• "But sceptics say these crops take too long to bear fruit and their yield is unreliable."[7]
  • Environmental groups expose Biofuel technology threats to Global Biodiversity, 15 September 2008 Press Release in The Canadian: The Canadian Biotechnology Action Network (CBAN) and the STOP GE Trees Campaign issued a press release in opposition to the Biotechnology Industry Organization (BIO) conference held in Vancouver, BC, Canada.
    • "'The biotechnology industry has pounced on the tremendous hype over biofuels to push out all of their nightmarish technologies, even pushing the use of genetically engineered trees for transport fuel,' said conference attendee Lucy Sharratt, coordinator of CBAN and member of the North American STOP GE Trees Campaign."
    • "'We want no part of this nightmarish future where trees are genetically engineered to fill our gas tanks,' said Tony Beck of the Society for a GE Free BC."[8]
  • EU in crop biofuel goal rethink, 11 September 2008 by BBC News: "European Union lawmakers have voted to set a limit on targets to increase the use of road transport biofuels."
    • "The original EU target that 10% of all road transport fuel should come from renewable sources by 2020 did not set limits for crop biofuels."
    • "A committee of the European Parliament has now voted to limit such fuels to 6% of the 10% target."
  • India sets new biofuel target, risks food price row, 11 September 2008 by Reuters UK: "India aims to raise blending of biofuels with petrol and diesel to 20 percent within a decade, threatening a revival of the food-versus-fuel debate."
    • "'An indicative target of 20 percent blending by 2017 may be kept, both for bio-diesel and bio-ethanol,' the government said in a statement on Thursday."
    • "Higher use of biofuels will intensify the debate on the use of farmland for fuel in India, and encourage farmers to reduce grain cultivation for food, said T.K. Bhaumik, an economist with Assocham, a leading business chamber."[9]
  • Europe to reaffirm biofuels targets, 10 September 2008 by guardian.co.uk: "The European parliament will tomorrow reaffirm binding targets for biofuels in transport and for renewables in energy use in the face of growing political resistance."
    • "MEPs on the parliament's key industry committee will set a mandatory target of 5% of biofuels in transport by 2015, rising to 10% by 2020."
    • "They will also defy objections from several governments, including Britain, and approve in principle a system of penalties for countries which fail to meet interim targets for renewable energy."
  • Africa Becoming a Biofuel Battleground, 5 September 2008 by Spiegel Online: "Western companies are pushing to acquire vast stretches of African land to meet the world's biofuel needs. Local farmers and governments are being showered with promises. But is this just another form of economic colonialism?"
    • "A gold rush mentality has taken hold -- not just in East Africa but across the entire continent. In Ghana, the Norwegian firm Biofuel Africa has secured farming rights for 38,000 hectares (93,860 acres), and Sun Biofuels [of the UK] is also doing business in Ethiopia and Mozambique."
    • "Africa offers oil [plant] farmers virtually ideal conditions for their purposes: underused land in many places, low land prices, ownership that is often unclear and, most of all, regimes capable of being influenced."[11]
  • First GreenPalm Certificates Traded, 4 September 2008. In its newsletter, Greenpalm announced that "just hours after the first GreenPalm certificates were offered for sale on our website (...), a bid of $50 per certificate, was received and accepted. Further bids have subsequently been made.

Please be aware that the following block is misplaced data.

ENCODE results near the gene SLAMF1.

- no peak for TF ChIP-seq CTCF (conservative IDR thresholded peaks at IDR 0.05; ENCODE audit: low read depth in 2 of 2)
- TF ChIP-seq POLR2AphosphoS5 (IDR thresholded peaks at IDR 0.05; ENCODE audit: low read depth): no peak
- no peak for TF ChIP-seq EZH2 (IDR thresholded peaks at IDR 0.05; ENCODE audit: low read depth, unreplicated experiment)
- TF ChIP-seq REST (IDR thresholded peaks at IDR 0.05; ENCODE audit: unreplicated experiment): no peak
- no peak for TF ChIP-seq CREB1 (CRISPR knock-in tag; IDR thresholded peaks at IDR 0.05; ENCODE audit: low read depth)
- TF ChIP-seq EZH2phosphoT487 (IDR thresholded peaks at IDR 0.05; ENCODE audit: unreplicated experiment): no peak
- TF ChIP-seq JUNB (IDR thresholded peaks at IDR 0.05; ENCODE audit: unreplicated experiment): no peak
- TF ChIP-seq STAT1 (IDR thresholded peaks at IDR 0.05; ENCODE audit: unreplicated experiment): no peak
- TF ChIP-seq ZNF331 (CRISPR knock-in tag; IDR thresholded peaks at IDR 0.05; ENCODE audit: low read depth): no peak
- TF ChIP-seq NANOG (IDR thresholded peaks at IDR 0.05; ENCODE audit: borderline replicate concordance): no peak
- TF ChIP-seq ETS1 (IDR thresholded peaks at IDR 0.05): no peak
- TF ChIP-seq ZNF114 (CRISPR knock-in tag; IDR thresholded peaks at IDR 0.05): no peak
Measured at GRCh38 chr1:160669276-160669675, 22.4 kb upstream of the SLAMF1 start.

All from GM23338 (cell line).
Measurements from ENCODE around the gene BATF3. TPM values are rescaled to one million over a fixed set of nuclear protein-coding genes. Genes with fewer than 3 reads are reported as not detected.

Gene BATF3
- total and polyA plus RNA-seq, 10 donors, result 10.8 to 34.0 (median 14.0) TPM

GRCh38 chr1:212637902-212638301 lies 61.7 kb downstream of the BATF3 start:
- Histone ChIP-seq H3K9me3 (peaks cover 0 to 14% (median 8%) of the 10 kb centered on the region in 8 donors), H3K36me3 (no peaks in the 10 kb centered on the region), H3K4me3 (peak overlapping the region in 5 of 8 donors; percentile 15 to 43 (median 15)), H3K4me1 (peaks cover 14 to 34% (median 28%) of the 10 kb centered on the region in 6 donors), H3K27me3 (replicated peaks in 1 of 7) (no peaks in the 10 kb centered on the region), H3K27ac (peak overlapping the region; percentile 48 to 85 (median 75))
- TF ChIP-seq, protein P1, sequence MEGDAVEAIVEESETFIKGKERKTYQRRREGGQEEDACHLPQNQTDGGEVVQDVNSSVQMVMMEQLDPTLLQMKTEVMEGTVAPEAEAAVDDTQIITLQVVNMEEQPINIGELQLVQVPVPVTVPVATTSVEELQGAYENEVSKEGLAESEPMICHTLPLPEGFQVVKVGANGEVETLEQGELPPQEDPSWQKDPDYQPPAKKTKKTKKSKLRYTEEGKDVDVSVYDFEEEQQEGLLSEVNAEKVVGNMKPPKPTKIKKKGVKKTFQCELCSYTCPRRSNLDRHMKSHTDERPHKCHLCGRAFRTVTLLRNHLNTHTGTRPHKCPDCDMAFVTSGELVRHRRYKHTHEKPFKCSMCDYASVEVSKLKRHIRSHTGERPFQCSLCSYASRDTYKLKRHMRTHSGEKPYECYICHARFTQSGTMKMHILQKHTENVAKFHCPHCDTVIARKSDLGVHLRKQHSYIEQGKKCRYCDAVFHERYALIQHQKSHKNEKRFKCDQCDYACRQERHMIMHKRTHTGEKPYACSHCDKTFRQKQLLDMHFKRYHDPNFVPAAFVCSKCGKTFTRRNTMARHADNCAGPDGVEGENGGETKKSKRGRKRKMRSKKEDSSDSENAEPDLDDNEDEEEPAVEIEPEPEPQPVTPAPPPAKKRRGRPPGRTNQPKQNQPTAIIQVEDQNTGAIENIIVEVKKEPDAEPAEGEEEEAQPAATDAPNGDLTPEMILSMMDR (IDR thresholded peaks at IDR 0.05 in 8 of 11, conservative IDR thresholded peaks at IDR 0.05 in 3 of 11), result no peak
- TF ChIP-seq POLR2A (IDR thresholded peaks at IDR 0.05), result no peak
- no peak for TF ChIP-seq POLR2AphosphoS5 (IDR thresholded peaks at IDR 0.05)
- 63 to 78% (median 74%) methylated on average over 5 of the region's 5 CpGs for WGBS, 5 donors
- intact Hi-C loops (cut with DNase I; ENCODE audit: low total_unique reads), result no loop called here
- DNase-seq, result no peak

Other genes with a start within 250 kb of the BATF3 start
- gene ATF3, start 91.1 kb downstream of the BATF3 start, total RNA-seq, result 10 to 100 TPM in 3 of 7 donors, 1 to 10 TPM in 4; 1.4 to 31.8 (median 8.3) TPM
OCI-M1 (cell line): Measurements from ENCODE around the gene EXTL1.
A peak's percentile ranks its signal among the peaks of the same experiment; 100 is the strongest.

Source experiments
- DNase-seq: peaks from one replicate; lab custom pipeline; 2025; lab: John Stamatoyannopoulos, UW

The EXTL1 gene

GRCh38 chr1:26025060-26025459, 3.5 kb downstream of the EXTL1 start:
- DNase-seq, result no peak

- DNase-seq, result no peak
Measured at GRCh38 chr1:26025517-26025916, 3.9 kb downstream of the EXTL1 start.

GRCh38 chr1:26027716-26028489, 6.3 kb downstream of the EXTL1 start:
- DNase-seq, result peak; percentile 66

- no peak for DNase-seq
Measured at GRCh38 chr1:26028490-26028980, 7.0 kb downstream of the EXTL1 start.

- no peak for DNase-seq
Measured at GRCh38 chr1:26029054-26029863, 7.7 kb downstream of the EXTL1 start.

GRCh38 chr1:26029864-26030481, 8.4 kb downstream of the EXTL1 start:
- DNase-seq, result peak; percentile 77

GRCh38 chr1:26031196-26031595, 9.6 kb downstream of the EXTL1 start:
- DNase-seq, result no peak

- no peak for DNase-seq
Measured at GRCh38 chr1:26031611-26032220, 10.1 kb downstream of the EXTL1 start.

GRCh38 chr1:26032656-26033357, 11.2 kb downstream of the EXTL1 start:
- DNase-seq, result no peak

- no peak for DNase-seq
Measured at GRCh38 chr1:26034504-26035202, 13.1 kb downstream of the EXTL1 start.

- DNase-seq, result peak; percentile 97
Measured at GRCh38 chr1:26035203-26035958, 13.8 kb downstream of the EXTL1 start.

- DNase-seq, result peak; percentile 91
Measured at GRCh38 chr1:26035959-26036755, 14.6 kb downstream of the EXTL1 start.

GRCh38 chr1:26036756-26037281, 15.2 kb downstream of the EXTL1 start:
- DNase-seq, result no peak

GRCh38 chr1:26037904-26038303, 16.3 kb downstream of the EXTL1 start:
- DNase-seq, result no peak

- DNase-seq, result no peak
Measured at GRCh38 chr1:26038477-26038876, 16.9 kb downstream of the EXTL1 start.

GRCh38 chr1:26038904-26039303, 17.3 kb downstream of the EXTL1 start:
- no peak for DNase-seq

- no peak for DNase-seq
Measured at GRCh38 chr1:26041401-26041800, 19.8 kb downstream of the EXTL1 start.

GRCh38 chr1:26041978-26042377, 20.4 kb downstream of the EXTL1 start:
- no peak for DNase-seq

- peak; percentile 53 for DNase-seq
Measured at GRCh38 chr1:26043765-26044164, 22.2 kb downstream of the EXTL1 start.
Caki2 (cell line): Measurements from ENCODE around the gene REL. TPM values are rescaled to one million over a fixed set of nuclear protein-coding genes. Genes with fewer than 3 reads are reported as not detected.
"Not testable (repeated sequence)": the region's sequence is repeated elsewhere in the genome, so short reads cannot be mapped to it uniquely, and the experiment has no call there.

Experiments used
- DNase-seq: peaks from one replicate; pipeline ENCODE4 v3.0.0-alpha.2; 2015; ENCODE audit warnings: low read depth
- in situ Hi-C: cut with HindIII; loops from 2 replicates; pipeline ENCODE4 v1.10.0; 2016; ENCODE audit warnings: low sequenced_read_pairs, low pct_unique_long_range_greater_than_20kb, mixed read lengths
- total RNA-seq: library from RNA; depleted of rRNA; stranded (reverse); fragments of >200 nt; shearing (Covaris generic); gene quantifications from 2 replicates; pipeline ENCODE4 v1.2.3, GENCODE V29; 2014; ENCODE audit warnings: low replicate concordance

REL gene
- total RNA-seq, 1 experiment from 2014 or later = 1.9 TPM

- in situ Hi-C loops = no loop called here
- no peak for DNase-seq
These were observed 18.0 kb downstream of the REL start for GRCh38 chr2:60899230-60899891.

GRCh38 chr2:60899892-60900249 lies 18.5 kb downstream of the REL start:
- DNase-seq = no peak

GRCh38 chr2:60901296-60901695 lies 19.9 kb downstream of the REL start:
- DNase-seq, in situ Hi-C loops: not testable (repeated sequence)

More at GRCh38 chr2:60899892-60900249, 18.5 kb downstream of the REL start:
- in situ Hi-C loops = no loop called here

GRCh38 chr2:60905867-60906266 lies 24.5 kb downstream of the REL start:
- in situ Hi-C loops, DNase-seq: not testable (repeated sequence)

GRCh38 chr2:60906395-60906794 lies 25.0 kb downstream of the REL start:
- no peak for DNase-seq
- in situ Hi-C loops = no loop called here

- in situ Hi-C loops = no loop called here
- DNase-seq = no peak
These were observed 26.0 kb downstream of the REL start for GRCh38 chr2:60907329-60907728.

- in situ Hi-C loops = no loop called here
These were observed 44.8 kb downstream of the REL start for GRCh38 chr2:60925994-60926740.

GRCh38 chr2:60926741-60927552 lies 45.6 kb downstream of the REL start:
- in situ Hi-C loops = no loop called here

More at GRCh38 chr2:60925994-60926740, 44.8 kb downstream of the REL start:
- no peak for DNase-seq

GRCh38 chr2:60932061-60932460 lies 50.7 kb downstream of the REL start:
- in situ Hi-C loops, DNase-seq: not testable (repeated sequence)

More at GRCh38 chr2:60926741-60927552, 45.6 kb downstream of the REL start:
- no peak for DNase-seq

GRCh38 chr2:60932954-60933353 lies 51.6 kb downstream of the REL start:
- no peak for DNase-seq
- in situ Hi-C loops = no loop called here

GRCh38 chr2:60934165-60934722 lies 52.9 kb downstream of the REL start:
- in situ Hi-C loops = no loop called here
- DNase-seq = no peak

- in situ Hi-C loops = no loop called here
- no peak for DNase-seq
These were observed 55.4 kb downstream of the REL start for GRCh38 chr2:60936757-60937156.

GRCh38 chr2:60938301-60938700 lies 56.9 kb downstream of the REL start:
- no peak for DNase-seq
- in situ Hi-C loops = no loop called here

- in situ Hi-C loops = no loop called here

The purchaser of the first GreenPalm certificates will now be able to prove that their business, or brand, supports the production of sustainable palm oil.
    The producer of that palm oil, the first in our scheme to be successfully audited against the new and rigorous Roundtable on Sustainable Palm Oil (RSPO) audit, has earned a worthwhile premium for producing palm oil sustainably."
  • Republicans break with Bush on ethanol, 2 September 2008 by Reuters: "U.S. Republicans called on Monday for an end to a controversial requirement that gasoline contain a set amount of ethanol, a policy backed by the Bush administration that critics say has helped drive up world food prices."
    • "In their 2008 platform detailing policy positions, Republicans said markets -- not government -- should determine how much ethanol is blended into gasoline, and pushed for development of a cellulosic version, which could be made from grasses rather than corn."[12]
  • Small farmers to join Brazil sustainable cane move, 1 September 2008, by Reuters: "Dozens of small and medium-scale farmers in Brazil's Sao Paulo state will grow sugar cane certified as meeting strict social and environmental standards, the region's cane producers association said late on Thursday."
    • Sugarcane suppliers joining the program "must refuse the use of child or slave labor, limit their use of agrochemicals, and gather their cane with mechanical harvesters as opposed to cutting it manually. Manual cutting involves burning the plant's foliage, which pollutes the air."
    • "Production standards, which will come into force on August 30, were set by Organizacao Internacional Agropecuaria (OIA), a private company which provides inspection and certification services."
    • "The program also encourages alternating the planting of cane with grain to boost food production and avoid problems associated with monoculture, which can exhaust soil fertility."[13]
  • Dubai-based investors to set up biofuel plant, 1 September 2008, by Reuters: "Dubai-based asset manager Daman Investments will take a majority stake in a venture to build the emirates' first plant to produce biodiesel from inedible oils, Daman Chief Executive Shehab Gargash said on Sunday."